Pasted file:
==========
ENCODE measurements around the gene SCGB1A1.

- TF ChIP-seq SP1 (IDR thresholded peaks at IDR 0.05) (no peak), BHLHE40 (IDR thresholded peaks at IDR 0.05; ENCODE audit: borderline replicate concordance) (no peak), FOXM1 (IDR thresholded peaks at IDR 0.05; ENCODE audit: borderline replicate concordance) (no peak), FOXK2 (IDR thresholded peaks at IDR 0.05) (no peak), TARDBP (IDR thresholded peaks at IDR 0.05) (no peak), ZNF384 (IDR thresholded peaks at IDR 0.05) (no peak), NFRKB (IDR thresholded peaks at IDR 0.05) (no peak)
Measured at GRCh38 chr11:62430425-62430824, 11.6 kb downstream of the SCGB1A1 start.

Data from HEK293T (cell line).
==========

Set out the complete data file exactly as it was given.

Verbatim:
ENCODE measurements around the gene SCGB1A1.

- TF ChIP-seq SP1 (IDR thresholded peaks at IDR 0.05) (no peak), BHLHE40 (IDR thresholded peaks at IDR 0.05; ENCODE audit: borderline replicate concordance) (no peak), FOXM1 (IDR thresholded peaks at IDR 0.05; ENCODE audit: borderline replicate concordance) (no peak), FOXK2 (IDR thresholded peaks at IDR 0.05) (no peak), TARDBP (IDR thresholded peaks at IDR 0.05) (no peak), ZNF384 (IDR thresholded peaks at IDR 0.05) (no peak), NFRKB (IDR thresholded peaks at IDR 0.05) (no peak)
Measured at GRCh38 chr11:62430425-62430824, 11.6 kb downstream of the SCGB1A1 start.

Data from HEK293T (cell line).